First we should make very clear the firmly established position of the federal courts with reference to the 1956 law. Unquestionably the language of the immunity section is subject to the interpretation that it is intended to embrace state prosecutions. See Ullmann v. United States, 1956, 350 U.S. 422, 76 S.Ct. 497, 100 L.Ed. 511, construing the Immunity Act of 1954, 18 U.S.C. § 3486, which contained substantially the same language. In Tedesco v. United States, 6 Cir., 1958, 255 F.2d 35, 39, Judge Martin, while doubting the government right to immunize persons from prosecution for state narcotic violations, did consider that the 1956 Act undertakes to grant state as well as federal immunity. However, under the sharply defined factual basis of this appeal, we are not at all concerned with that question. If the immunity should be eventually construed to extend to state offenses the true issue before us would not be affected. And if the apparent inclusion of state immunity were held unconstitutional that would not defeat the federal grant because the Act contains a separability provision stating: "If any provision of this Act, or the application thereof to any person or circumstances, is held invalid, the remaining provisions of this Act, or the application of such provisions to other persons or circumstances, shall not be affected thereby." Section 1401 note.
It is also firmly settled that a federal immunity statute which does not absolve state crimes is nevertheless valid. That is the doctrine of the controlling Supreme Court decision, United States v. Murdock, 1931, 284 U.S. 141, 52 S.Ct. 63, 76 L.Ed. 210. To same effect United States v. Reina, 2 Cir., 1959, 273 F.2d 234; Tedesco v. United States, supra.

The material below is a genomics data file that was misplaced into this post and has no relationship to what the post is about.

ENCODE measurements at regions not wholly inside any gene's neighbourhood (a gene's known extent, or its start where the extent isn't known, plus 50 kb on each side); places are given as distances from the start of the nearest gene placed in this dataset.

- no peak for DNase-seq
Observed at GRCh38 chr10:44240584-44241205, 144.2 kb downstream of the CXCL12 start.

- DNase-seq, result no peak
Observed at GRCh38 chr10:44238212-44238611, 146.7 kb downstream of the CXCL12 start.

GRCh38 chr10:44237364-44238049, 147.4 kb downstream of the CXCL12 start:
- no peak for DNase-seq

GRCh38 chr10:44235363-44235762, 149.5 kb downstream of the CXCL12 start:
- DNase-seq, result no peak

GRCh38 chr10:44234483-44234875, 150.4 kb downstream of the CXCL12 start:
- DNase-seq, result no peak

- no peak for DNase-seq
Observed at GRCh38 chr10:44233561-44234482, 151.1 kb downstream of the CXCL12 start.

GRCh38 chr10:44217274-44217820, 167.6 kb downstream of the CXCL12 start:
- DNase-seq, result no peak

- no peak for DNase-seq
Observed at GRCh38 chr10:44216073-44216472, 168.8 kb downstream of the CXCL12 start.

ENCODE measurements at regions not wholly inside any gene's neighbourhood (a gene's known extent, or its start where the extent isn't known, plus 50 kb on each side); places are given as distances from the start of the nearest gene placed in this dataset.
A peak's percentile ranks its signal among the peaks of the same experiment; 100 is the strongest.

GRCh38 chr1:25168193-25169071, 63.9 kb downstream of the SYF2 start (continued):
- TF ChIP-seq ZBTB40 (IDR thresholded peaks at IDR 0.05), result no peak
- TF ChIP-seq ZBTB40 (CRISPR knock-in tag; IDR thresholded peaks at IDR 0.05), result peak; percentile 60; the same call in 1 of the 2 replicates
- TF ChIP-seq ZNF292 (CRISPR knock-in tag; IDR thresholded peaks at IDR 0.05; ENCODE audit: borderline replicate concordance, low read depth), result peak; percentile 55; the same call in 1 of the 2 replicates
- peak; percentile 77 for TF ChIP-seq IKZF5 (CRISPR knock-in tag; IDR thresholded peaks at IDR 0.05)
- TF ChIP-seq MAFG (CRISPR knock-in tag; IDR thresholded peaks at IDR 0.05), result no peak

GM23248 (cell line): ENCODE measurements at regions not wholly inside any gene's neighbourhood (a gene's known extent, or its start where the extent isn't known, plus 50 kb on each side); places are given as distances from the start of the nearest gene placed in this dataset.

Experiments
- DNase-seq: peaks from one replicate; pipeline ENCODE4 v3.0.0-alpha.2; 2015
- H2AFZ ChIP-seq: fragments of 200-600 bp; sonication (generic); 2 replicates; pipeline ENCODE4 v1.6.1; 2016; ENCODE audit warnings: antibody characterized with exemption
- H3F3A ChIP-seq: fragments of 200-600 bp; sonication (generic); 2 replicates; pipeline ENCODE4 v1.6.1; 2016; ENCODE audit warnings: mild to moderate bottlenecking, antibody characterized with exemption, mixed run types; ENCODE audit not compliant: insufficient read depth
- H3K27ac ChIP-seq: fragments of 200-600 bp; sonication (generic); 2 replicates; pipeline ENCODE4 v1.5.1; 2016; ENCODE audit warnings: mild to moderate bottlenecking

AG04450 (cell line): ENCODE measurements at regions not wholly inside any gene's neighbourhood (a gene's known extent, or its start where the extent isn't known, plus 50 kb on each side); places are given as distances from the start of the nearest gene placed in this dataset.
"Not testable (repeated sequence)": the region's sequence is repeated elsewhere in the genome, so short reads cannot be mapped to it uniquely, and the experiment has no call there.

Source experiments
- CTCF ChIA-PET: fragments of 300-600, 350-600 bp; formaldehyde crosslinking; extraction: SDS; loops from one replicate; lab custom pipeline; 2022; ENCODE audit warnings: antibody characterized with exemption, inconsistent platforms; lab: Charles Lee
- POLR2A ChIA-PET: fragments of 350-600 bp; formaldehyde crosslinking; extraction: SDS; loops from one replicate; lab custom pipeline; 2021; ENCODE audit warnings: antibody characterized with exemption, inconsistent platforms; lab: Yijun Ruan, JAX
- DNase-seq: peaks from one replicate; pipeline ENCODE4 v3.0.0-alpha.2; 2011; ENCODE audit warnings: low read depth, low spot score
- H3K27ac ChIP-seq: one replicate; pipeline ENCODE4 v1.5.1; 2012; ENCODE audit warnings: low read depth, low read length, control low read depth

The above brings us to appellant's key contention which as stated by him reads:
"Did the Court err in not granting Appellant immunity from state prosecution in accordance with and as required under the Immunity Provisions of the Narcotic Control Act of 1956?"
Appellant does not suggest that the court's order requiring him to testify in any way abridged the statute. He could not, for that order reads:
"Ordered, that Charles Curcio be, and he hereby is, instructed to answer the questions propounded to him before the Grand Jury and to testify and produce evidence as to such matters under inquiry before said Grand Jury, and, in accordance with Title 18, United States Code Section 1406, he shall not be prosecuted or subjected to any penalty or forfeiture for or on account of any transaction, matter, or thing concerning which he is compelled to testify or produce evidence, nor shall testimony so compelled be used as evidence in any criminal proceeding against him in any court, except that he shall not be exempt from prosecution for perjury or contempt committed while giving testimony or producing evidence under this Order;"
He does charge: "That the Court in the interpretation, to the appellant, of its order of immunity restricted the immunity to Federal prosecution only, thereby denying appellant the protection contemplated and required by the Immunity Act in question, and which the Court was without power to do."
This point was not raised below. It was never called to the attention of the trial judge. Irrespective of that, it is at best, frivolous. The court's order could not have been misconstrued by lawyer or layman. The application for the order to show cause why Curcio should not be held in contempt and the order to show cause itself were entirely concerned with "* * * instructing Charles Curcio to testify and produce evidence pursuant to the provisions of Title 18, United States Code, Section 1406, a copy of which was served upon him;" (Emphasis supplied).